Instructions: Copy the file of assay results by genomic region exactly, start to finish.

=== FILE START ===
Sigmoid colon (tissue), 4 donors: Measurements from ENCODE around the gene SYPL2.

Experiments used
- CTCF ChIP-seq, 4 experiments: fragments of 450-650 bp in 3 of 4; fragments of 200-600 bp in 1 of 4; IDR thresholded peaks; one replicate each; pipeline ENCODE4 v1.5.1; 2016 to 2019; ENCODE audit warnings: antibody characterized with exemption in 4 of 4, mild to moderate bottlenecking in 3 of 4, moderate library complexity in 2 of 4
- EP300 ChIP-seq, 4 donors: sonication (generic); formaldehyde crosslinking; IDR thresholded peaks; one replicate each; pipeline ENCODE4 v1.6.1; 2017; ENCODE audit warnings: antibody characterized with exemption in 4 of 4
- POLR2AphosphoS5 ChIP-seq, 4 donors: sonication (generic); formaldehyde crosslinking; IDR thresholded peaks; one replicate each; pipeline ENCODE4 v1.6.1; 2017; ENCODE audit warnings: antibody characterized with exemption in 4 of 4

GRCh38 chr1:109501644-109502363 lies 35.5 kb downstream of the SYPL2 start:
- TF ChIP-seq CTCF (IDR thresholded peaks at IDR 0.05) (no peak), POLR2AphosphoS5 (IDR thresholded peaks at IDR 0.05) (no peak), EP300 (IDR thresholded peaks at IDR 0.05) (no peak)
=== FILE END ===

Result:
Sigmoid colon (tissue), 4 donors: Measurements from ENCODE around the gene SYPL2.

Experiments used
- CTCF ChIP-seq, 4 experiments: fragments of 450-650 bp in 3 of 4; fragments of 200-600 bp in 1 of 4; IDR thresholded peaks; one replicate each; pipeline ENCODE4 v1.5.1; 2016 to 2019; ENCODE audit warnings: antibody characterized with exemption in 4 of 4, mild to moderate bottlenecking in 3 of 4, moderate library complexity in 2 of 4
- EP300 ChIP-seq, 4 donors: sonication (generic); formaldehyde crosslinking; IDR thresholded peaks; one replicate each; pipeline ENCODE4 v1.6.1; 2017; ENCODE audit warnings: antibody characterized with exemption in 4 of 4
- POLR2AphosphoS5 ChIP-seq, 4 donors: sonication (generic); formaldehyde crosslinking; IDR thresholded peaks; one replicate each; pipeline ENCODE4 v1.6.1; 2017; ENCODE audit warnings: antibody characterized with exemption in 4 of 4

GRCh38 chr1:109501644-109502363 lies 35.5 kb downstream of the SYPL2 start:
- TF ChIP-seq CTCF (IDR thresholded peaks at IDR 0.05) (no peak), POLR2AphosphoS5 (IDR thresholded peaks at IDR 0.05) (no peak), EP300 (IDR thresholded peaks at IDR 0.05) (no peak)